|source-to-source translators, what language for unparsers cfc@shell01.TheWorld.com (Chris F Clark) (2009-05-05)|
|RE: source-to-source translators, what language for unparsers firstname.lastname@example.org (Quinn Tyler Jackson) (2009-06-01)|
|From:||"Quinn Tyler Jackson" <email@example.com>|
|Date:||Mon, 1 Jun 2009 07:20:49 -0700|
|Posted-Date:||01 Jun 2009 10:24:42 EDT|
Chris F Clark said:
> I was recently working on the output side of Yacc++ and realized I
> want something better than what I have. In paricular, I want
> something where I can quickly take an example output (for some example
> input), add some fairly minimal markup and have it turn that into the
> appropriate sequence of output commands that recreate that output
> given that input. Repeat as needed with different sets until the
> program covers all the cases.
> 3) Meta-S supports Lua, which as I understand it, is a functional
> language defined for scripting. I don't know whether the
> substitutions get built-in, or whether one has functions tied to the
> parse tree that allow uses to save the relevant text. Attribute
> grammar systems generally remind me of this approach.
The Meta-S/Lua interface can work at two levels:
1. Rule post-match event.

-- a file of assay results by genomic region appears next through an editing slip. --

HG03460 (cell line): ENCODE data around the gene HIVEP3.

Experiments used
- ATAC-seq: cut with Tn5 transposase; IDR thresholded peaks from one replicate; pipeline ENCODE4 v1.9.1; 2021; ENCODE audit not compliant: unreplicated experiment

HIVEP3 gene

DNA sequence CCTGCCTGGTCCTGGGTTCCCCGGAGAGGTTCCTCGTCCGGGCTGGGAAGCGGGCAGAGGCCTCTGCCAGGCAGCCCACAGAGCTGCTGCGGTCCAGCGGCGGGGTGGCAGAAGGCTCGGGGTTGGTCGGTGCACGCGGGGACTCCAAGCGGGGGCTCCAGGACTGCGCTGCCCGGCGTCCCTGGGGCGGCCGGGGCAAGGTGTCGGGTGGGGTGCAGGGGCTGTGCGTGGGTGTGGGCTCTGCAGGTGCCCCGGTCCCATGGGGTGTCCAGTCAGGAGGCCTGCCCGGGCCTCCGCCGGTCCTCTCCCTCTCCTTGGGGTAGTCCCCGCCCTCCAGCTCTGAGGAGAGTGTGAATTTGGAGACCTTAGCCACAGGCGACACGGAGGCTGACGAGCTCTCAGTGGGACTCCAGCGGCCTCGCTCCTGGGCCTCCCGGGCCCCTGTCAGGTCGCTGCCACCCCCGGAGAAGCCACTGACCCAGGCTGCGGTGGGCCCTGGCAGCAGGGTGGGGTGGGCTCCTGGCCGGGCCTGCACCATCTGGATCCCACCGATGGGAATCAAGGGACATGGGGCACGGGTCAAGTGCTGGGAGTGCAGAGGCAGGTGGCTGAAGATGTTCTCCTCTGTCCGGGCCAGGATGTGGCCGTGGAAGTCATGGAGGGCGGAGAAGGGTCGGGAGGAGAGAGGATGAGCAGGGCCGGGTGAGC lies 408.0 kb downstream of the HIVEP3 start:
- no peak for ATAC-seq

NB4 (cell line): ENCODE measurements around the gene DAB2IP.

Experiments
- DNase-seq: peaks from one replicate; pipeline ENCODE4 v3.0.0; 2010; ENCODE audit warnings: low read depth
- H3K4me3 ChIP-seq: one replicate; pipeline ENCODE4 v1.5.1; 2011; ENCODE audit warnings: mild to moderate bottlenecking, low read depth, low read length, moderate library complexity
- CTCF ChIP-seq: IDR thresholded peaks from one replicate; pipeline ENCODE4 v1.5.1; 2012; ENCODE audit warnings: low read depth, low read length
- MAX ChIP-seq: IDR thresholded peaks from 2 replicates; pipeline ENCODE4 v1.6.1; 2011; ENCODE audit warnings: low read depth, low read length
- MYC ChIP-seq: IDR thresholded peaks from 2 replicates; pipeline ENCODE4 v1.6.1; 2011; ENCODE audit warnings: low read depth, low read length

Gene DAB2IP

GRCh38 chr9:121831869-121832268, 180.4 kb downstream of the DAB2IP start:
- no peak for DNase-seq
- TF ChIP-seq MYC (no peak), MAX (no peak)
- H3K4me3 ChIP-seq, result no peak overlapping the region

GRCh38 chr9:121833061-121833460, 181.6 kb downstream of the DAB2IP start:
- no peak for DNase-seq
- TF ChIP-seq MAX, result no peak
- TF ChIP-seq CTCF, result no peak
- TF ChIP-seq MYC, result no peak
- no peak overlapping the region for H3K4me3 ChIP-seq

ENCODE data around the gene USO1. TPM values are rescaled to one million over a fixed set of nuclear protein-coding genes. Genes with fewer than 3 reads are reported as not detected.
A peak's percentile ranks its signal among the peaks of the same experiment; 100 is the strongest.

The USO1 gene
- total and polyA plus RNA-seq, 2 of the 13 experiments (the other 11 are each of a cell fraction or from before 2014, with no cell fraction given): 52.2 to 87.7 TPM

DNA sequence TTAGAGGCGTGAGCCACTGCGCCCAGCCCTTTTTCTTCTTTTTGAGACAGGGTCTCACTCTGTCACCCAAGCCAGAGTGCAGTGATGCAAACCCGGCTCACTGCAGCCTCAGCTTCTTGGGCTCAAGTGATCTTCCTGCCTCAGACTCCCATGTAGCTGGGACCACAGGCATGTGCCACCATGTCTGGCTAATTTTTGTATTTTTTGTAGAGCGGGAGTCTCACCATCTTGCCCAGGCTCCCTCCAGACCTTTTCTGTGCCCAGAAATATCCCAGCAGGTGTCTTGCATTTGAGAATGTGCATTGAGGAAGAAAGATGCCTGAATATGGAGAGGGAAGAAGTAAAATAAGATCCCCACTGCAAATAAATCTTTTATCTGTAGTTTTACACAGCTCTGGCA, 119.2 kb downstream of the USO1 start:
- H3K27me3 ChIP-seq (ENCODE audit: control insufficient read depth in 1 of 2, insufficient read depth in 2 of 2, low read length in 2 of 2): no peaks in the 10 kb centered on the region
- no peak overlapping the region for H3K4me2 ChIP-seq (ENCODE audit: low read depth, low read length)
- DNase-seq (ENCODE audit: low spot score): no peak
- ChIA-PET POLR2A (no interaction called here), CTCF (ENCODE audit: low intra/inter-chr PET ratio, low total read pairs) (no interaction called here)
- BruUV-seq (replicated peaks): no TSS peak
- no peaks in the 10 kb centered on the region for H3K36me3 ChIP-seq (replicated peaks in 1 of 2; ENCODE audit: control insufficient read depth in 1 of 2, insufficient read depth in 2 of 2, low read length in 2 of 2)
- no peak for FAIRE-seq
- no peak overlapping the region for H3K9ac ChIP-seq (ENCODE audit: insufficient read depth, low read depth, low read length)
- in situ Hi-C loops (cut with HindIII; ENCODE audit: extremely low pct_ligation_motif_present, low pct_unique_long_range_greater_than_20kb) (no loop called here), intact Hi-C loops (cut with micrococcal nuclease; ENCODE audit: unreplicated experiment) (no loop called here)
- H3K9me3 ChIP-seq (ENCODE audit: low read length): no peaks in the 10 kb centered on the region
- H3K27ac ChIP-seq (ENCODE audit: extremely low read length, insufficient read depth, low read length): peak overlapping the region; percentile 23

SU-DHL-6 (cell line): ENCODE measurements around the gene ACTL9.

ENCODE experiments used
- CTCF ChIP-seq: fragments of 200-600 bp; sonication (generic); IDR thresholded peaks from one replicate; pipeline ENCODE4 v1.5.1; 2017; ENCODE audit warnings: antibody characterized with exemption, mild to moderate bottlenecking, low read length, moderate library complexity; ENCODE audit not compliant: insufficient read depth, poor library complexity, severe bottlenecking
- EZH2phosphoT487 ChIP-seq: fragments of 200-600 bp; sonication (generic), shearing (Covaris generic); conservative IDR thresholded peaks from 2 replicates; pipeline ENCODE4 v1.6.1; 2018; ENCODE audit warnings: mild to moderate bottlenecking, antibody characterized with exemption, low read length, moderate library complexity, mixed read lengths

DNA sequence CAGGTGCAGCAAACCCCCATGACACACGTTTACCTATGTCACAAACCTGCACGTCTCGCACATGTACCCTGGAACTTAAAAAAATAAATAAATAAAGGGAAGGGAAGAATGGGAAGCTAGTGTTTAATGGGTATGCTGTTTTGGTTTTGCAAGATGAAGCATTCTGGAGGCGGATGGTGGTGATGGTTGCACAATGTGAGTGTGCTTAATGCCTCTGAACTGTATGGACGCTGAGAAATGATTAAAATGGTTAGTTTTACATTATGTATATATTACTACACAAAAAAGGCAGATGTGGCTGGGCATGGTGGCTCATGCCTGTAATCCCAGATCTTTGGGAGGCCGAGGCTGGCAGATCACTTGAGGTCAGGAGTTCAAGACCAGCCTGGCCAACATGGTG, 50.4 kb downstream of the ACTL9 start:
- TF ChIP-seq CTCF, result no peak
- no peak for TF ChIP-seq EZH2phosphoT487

2. Post-parse tree visitation.
Because the parsing approach is top down and can involve
back-tracking, whether or not approach 1 is appropriate for any given
output is a function of the input. For instance, if rule X outputs Y,
and X is invoked multiple times over the same offset due to
back-tracking, Y might be produced multiple times in the output, which
is likely not a desired effect.
Approach 2 is fairly standard in that the tree is traversed after a
parse. Which nodes on the tree get visited, and the order in which
these visits occur is entirely configurable.
Both approaches allow for the accumulation of state in Lua
variables. An example of this is the expression grammar: something
like "5+2*5" is parsed and then Lua produces the output "15" and this
can then be fetched by the host code.
Also, A-BNF (Adaptive BNF) has various directives that allow tree
construction to be manipulated in such a way that the final tree
before visitation has been adorned with attributes, nodes renamed, et
cetera, such that the final tree that gets visited has sufficient
state to allow for all kinds of things.
Finally, there are features of A-BNF and Meta-S that have not been
(read: "cannot be" since they are trade secrets) described publicly
that allow for far more than this. A long-standing project
specifically marks-up and annotates documents (in a entirely
configurable way using an external specification) and uses Meta-S as
the primary technology to achieve this. If document annotation is your
goal, I *can* put you in touch with the appropriate person with whom
to discuss these matters, however. I can be reached at
firstname.lastname@example.org or (604) 219-4362.
Quinn Tyler Jackson
Thothic Technology Partners, LLC
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